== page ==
Mindful of Being Naked in the World

It has been some time since I last talked about meditation. For me, it is all about mindfulness. Now, how do I explain that in a way that makes sense. Typically, people assume that meditation is about drifting into a state of non-being, a trance, or simply going blank. Meditation doesn’t do any of that.

Meditation is about clearing out the chatter and noise that typically dominates, especially in quiet times. Thoughts fragment, scatter, and we are typically left with annoying bits and pieces of inner sounds and images that defy being corralled and tamed. By sitting still, one focuses on either a mantra or better yet, one’s breath. The mind follows the in breath as it fills our lungs, and feels that fullness. And as though there is no pause, the breath begins to flow out. And then, an empty pause between one breath and the next.

Mindfulness begins in first being present with your breath, a focused attention. Only then can the chatter of your mind be stilled enough to become more aware of where you are. You don’t disappear into an inner nothingness. You get to be present to the sounds, smells, auras, and presences in your environment. Close your eyes? In my opinion, no. However, it might be wise to not be wide-eyed. Leave your eyes open a bit so that you are there and not drifting into the sleepy region of inner spaces. It’s too easy to fall asleep.

Cloister in a religious compound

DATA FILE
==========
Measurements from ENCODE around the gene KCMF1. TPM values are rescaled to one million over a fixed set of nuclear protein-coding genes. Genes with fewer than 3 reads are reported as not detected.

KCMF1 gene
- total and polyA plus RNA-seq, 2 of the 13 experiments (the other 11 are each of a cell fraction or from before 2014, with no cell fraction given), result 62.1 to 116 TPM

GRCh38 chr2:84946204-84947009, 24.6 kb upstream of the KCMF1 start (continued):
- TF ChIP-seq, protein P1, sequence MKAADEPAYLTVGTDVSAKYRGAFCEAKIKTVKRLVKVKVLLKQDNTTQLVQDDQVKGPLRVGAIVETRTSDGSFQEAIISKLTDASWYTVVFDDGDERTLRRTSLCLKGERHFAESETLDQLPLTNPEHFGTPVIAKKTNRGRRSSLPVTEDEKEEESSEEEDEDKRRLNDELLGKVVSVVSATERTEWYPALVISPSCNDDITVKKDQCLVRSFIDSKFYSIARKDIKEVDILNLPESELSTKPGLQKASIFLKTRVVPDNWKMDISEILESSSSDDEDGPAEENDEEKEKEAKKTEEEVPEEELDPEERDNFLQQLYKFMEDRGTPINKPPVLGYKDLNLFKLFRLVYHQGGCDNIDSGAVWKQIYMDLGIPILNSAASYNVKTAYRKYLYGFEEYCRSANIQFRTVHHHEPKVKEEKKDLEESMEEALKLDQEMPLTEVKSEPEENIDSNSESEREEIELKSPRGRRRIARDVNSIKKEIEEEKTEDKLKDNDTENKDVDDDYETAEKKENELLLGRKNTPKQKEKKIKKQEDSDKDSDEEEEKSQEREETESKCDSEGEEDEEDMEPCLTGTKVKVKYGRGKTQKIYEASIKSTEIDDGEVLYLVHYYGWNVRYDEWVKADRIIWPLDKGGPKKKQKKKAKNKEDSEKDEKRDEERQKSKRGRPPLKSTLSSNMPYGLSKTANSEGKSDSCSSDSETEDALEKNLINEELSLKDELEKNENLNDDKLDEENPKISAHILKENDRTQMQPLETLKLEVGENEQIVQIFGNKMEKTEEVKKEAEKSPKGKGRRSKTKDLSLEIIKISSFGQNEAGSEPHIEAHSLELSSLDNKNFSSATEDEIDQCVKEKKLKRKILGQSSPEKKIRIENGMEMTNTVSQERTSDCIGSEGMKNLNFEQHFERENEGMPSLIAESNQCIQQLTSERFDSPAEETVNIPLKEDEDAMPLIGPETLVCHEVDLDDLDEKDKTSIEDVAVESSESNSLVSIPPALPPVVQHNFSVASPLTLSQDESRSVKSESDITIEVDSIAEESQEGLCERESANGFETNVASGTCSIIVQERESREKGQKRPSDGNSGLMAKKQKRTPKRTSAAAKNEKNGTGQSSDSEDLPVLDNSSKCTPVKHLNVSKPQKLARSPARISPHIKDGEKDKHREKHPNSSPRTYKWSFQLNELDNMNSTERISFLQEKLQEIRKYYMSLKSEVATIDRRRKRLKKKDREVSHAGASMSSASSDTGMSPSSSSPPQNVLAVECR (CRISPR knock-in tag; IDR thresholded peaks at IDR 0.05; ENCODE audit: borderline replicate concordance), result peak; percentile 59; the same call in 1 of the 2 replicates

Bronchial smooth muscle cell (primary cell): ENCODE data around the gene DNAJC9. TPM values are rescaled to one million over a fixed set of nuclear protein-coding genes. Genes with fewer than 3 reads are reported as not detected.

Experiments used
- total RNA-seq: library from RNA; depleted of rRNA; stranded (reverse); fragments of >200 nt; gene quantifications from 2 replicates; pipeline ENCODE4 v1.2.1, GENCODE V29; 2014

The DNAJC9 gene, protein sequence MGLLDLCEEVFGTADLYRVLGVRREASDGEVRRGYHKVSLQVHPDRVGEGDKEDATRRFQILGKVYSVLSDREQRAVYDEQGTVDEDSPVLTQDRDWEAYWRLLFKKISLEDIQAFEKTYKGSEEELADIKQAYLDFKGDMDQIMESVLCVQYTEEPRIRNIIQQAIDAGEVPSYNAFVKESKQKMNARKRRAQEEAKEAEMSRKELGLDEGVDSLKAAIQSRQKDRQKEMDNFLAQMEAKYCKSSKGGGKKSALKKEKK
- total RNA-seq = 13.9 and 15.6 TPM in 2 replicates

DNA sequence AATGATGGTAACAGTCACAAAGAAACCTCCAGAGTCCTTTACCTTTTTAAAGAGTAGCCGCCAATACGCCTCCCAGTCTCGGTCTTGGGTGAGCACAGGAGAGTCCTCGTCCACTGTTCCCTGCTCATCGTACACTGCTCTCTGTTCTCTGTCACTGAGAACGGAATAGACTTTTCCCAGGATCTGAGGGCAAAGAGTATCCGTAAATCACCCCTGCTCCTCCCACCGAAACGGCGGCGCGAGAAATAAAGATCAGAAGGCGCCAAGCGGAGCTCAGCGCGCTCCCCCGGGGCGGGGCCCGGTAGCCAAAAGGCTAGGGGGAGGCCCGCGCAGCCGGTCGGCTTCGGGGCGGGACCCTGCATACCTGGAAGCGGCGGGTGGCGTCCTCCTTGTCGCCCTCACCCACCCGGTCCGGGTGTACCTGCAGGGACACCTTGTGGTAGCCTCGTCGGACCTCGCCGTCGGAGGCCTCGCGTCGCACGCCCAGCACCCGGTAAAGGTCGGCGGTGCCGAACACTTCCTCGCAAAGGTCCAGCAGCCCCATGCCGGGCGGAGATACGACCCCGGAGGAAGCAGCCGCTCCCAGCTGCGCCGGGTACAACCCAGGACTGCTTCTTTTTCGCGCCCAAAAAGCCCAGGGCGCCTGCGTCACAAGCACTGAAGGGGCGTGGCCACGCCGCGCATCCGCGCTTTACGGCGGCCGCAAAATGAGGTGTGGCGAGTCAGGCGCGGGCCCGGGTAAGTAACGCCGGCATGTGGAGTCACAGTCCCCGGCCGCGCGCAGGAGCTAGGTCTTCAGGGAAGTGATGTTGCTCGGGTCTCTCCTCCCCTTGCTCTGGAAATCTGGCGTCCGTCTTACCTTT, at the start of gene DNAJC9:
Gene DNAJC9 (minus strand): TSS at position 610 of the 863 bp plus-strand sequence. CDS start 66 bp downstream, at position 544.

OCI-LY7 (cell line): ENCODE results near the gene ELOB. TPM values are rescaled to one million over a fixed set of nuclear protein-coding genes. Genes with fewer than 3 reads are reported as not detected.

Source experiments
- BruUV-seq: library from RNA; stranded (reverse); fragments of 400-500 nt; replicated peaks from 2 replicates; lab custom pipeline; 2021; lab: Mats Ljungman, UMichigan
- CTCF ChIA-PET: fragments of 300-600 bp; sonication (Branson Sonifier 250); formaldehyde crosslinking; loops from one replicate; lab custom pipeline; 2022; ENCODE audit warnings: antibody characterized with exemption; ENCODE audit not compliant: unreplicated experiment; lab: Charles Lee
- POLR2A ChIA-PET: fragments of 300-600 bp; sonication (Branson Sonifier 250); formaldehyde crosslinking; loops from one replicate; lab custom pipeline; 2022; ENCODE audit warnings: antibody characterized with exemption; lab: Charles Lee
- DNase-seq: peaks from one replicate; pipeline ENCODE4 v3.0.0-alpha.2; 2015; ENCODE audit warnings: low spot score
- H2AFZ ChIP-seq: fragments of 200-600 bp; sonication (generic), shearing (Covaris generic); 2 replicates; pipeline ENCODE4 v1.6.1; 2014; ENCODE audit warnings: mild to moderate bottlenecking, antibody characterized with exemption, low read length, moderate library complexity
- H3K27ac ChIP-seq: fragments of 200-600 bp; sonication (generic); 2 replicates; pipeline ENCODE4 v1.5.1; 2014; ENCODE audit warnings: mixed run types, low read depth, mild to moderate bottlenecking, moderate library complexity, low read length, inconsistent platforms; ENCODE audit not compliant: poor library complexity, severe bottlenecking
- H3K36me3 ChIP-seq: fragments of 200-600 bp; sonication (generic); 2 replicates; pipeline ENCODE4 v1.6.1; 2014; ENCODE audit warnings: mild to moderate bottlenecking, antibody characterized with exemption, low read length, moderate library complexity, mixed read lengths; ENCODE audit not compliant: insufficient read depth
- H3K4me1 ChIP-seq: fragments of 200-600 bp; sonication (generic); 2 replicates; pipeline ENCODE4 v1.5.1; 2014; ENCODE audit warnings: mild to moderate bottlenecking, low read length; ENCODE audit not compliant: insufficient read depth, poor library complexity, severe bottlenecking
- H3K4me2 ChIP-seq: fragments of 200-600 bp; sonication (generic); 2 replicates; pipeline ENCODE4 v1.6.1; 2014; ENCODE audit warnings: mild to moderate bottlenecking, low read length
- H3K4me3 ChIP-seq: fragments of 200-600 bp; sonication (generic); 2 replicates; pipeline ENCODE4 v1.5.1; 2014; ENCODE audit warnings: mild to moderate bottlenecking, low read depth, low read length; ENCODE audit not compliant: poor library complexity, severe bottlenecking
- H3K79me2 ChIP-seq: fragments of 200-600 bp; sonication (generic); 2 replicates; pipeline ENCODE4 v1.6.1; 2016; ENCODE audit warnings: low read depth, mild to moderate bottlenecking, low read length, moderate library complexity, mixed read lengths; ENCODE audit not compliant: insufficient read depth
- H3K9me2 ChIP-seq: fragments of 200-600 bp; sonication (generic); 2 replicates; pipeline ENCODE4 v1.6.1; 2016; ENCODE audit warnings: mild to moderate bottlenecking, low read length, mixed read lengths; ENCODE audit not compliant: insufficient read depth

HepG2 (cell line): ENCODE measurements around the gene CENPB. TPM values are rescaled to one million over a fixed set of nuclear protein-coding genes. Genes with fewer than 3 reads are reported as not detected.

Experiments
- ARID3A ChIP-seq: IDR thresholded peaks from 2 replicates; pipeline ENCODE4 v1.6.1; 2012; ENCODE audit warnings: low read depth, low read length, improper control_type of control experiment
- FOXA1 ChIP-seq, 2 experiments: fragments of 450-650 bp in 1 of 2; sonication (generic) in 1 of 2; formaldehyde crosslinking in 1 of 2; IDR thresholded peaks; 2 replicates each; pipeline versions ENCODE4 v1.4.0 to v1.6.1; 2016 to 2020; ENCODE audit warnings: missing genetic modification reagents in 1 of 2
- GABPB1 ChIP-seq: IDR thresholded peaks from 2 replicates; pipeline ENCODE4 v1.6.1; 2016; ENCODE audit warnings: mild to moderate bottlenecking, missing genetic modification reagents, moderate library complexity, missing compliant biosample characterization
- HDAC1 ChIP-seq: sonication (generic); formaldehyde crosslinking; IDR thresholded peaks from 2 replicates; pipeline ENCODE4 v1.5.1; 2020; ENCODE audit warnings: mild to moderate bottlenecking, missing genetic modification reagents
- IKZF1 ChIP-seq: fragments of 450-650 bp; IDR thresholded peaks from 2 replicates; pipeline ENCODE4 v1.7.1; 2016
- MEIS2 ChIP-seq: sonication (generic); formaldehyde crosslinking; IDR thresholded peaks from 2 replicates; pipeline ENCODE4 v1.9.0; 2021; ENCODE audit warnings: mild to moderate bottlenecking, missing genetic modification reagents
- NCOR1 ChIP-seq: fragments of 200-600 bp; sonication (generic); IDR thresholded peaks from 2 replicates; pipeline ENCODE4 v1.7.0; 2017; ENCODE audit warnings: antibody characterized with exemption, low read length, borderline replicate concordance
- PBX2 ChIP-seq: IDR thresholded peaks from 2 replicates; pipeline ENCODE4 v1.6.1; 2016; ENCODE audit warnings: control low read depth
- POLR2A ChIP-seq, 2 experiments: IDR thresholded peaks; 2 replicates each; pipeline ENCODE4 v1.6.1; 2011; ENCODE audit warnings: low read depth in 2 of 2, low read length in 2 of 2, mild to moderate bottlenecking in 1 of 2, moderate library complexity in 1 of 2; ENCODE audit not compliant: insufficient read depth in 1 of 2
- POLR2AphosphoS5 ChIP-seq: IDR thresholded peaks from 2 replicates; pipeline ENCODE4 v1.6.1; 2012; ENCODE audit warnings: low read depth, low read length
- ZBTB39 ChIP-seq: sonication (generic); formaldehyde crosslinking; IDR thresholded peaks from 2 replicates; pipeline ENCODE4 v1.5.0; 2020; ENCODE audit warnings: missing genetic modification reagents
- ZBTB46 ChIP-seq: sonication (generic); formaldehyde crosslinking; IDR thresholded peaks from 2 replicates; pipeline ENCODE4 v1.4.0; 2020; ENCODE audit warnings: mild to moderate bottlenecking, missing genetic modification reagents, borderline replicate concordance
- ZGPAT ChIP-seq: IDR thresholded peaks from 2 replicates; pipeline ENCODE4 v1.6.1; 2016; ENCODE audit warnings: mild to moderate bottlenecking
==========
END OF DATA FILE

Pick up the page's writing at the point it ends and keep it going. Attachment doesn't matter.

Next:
One good practice is to follow all of these instructions while walking. Walking meditation is real. In the not so distant past, religious leaders walked while praying, while meditating. Typically the cloister would frame an inner garden space and the clerics would walk the circuit repeatedly in silence. I also engage in walking meditation, walks that take me into the countryside away from neighbours and traffic. As I slip into the needed personal silence, I get to hear the birds, the breezes, the insects, and perhaps more importantly, any car approaching. Awareness is the key.

So you meditate?

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2 Responses to Mindful of Being Naked in the World

  1. Robert Payne says:

    I do meditate. In two forms. One that you described and in journeying. One is being present in a passive sense as an observer. The other is being present in a different space of reality in not so observant capacity. I love meditation while trekking. I have found myself doing it while driving, but I would strongly suggest to avoid doing such. I found the more I meditate the more I am grounded. And. The more my wife finds me scattered.

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